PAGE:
# [R-SIG-Finance] calculating the high frequency return

markleeds at verizon.net markleeds at verizon.net
Mon Jan 5 05:26:11 CET 2009

```  Suppose I have the bid and ask data for a stock XXX, at every minute (
best bid and best ask ). Then, say I want to calculate the

A) going long that stock at 10:10 for 10 minutes.

B) going short that stock at 10:10 for 10 minutes.

I realize that , since I have only quote data, the whole thing is
approximate anyway because the actual prices that one transacts in
are unknown ( or in the transaction price data which I'd rather avoid
dealing with ) but my understanding is that  the best approximation is

lgoing ong return =   (bid at 10:20 - ask at 10:10)/ask at 10:10

going short return = ( ask at 10:20 - bid at 10:10)/bid at 10:10

Since I'm taking the spread into account in the formula ( rather than
using ( midpoint at 10:20 - midpoint at 10:10)/midpoint at 10:10 ),
then these are not the negative of each other, as they would be if one
used the midpoint.  but I would think that above gives a better measure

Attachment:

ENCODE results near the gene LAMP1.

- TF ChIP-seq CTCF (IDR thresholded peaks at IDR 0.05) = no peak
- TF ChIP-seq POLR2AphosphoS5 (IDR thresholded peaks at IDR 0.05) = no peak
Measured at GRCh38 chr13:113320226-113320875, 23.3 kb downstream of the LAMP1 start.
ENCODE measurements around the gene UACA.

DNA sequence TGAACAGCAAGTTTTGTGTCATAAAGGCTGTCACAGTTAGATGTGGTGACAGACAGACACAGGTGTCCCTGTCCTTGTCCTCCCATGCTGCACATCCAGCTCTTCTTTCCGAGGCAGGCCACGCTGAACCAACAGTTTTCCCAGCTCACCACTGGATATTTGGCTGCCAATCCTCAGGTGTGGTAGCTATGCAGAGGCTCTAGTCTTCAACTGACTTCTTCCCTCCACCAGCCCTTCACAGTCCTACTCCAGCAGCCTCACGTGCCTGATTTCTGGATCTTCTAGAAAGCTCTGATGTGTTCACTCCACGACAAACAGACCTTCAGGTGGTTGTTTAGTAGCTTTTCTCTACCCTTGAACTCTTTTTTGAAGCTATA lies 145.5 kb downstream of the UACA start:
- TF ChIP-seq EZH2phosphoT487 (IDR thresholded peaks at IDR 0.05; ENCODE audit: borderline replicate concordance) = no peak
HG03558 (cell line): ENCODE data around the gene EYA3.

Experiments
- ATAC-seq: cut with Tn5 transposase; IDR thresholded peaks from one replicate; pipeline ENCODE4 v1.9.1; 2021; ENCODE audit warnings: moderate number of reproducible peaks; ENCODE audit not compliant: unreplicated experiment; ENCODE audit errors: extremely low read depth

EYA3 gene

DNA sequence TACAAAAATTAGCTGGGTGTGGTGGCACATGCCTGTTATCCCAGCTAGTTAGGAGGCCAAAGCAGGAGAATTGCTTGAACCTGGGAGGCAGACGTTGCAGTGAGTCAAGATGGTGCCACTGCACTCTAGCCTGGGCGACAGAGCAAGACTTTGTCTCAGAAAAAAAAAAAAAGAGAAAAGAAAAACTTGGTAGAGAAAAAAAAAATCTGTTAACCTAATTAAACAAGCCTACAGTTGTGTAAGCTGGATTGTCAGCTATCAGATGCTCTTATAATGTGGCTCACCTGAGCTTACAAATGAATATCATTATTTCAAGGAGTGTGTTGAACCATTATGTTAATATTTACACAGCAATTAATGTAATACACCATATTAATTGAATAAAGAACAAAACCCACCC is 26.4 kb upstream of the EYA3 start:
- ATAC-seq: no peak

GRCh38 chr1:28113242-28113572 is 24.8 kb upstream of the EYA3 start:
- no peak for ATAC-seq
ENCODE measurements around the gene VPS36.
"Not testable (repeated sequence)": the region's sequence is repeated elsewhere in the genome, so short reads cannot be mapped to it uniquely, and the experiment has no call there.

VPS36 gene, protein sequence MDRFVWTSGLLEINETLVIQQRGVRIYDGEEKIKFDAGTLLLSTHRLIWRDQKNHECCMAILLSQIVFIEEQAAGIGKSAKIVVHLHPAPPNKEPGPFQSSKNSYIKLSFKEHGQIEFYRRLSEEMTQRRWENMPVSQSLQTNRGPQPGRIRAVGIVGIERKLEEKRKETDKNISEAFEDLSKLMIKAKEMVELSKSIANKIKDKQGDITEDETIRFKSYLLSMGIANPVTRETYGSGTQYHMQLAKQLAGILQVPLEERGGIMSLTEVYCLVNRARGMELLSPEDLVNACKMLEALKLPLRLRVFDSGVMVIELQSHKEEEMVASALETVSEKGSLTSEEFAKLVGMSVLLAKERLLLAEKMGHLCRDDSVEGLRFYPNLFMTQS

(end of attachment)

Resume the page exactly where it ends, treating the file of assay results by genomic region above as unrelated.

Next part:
than using the midpoint because it implicity takes into account the
transaction cost due to the spread which actually could be different
depending on whether one is going long or short.

Any comments or corrections are appreciated. There's also interest
rebates when one shorts but I'm assuming they are small enough
to ignore.  it also assumes that you can close the transaction EXACTLY
when you want to which is not particularly realistic either. Still, if
there's something wrong with above or a better way to calculate these
things or a known standard source that explains it, enlightenment is
appreciated.

Mark

On Sun, Jan 4, 2009 at  9:59 PM, Josh Ulrich wrote:

> Hi Andrew,
>
> You can use TTR's functionality to get both split and dividend
> information from Yahoo Finance.
>
> x <- getYahooData("SPY", type='split', quiet=TRUE)
>
> Best,
> Josh
> --
> http://quantemplation.blogspot.com
>
>
>
> On Sun, Jan 4, 2009 at 7:31 PM, Andrew Yee <yee at post.harvard.edu>
> wrote:
>> Apologies if this is a newbie question, but I've been able to use
>> get.hist.quote() to obtain quote information.
>>
>> However, is there a way to use this function to obtain dividend
>> distribution
>> information?  Or is there a function for doing this?
>>
>> Thanks,
>> Andrew
>>
>>        [[alternative HTML version deleted]]
>>
>> _______________________________________________
>> R-SIG-Finance at stat.math.ethz.ch mailing list
>> https://stat.ethz.ch/mailman/listinfo/r-sig-finance
>> -- Subscriber-posting only.
>> -- If you want to post, subscribe first.
>>
>
> _______________________________________________
> R-SIG-Finance at stat.math.ethz.ch mailing list
> https://stat.ethz.ch/mailman/listinfo/r-sig-finance
> -- Subscriber-posting only.
> -- If you want to post, subscribe first.

```